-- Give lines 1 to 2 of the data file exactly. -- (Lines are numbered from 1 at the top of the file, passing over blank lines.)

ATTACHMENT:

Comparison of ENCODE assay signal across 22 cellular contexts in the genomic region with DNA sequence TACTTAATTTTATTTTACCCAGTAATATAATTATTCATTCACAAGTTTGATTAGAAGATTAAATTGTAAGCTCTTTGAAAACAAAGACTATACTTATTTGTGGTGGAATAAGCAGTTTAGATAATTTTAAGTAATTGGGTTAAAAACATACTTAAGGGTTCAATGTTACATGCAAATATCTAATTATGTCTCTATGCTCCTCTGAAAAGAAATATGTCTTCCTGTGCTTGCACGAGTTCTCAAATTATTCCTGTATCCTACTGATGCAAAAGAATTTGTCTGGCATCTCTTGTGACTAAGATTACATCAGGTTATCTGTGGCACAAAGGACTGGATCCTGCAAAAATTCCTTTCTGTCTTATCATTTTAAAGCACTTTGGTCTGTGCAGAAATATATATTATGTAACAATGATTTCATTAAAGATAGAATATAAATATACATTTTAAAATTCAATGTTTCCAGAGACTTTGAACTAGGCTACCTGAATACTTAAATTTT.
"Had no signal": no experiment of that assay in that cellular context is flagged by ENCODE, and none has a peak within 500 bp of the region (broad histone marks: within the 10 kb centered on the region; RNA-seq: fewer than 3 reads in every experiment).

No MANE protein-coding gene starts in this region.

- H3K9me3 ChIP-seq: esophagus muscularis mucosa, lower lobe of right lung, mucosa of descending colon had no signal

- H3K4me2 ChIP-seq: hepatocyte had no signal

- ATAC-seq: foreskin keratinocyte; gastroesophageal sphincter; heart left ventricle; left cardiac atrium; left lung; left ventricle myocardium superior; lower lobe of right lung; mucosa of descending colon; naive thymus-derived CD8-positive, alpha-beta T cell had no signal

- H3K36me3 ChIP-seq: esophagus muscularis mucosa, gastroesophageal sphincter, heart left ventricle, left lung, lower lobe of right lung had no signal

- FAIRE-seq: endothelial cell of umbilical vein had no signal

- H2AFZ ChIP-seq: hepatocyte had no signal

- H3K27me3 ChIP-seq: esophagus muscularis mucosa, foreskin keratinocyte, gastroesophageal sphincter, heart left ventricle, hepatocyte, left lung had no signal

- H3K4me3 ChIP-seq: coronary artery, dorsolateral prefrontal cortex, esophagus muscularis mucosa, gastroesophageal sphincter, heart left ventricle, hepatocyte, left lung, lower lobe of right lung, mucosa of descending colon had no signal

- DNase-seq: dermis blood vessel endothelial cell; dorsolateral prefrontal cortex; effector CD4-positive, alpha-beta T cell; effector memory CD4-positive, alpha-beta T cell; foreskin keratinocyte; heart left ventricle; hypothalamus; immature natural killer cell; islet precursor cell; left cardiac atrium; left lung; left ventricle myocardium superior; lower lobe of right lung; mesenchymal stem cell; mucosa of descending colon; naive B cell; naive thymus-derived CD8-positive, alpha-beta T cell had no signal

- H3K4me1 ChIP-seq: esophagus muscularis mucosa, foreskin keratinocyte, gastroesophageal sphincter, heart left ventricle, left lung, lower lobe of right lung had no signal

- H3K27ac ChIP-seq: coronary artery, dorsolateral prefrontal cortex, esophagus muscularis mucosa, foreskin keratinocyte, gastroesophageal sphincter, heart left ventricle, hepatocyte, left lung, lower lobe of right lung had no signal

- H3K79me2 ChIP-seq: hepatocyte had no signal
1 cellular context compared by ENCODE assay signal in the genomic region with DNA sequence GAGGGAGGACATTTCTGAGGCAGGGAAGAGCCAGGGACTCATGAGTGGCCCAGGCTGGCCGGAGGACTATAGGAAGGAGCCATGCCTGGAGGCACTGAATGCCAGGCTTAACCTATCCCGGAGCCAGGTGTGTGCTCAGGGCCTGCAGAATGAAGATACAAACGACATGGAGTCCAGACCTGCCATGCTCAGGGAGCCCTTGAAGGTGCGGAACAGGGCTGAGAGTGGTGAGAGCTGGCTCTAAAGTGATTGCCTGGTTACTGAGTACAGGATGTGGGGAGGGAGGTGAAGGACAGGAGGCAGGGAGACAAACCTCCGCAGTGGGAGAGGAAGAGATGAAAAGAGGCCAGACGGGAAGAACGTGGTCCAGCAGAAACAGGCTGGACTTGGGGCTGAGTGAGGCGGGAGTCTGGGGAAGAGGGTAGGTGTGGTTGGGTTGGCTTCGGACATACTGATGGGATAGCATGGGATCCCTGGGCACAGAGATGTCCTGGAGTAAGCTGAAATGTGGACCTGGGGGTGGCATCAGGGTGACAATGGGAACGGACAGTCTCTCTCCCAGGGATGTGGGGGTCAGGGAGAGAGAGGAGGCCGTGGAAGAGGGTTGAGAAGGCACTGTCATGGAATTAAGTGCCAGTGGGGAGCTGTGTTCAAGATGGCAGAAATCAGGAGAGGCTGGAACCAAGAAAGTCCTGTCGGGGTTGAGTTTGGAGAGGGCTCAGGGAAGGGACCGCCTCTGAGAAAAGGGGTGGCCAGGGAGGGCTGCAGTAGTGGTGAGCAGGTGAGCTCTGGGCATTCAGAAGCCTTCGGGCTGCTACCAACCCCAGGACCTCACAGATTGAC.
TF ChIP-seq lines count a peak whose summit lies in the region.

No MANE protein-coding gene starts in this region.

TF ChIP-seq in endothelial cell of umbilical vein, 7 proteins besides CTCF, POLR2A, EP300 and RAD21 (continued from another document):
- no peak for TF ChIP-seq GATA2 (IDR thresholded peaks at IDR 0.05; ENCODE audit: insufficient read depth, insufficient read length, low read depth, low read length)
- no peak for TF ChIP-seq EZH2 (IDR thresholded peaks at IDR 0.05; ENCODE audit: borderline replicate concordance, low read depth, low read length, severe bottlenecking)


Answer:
Comparison of ENCODE assay signal across 22 cellular contexts in the genomic region with DNA sequence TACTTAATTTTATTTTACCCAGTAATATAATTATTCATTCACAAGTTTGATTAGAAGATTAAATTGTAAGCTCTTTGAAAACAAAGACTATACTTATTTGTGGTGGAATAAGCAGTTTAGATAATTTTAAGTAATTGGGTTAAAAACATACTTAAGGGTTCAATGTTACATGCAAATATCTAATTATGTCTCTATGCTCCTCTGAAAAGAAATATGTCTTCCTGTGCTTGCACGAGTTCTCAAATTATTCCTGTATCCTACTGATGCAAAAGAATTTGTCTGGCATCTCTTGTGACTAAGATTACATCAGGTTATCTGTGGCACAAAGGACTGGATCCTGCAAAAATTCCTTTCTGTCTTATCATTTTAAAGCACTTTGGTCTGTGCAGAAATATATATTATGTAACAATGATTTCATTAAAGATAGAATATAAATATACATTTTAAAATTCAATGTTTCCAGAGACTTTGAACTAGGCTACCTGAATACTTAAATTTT.
"Had no signal": no experiment of that assay in that cellular context is flagged by ENCODE, and none has a peak within 500 bp of the region (broad histone marks: within the 10 kb centered on the region; RNA-seq: fewer than 3 reads in every experiment).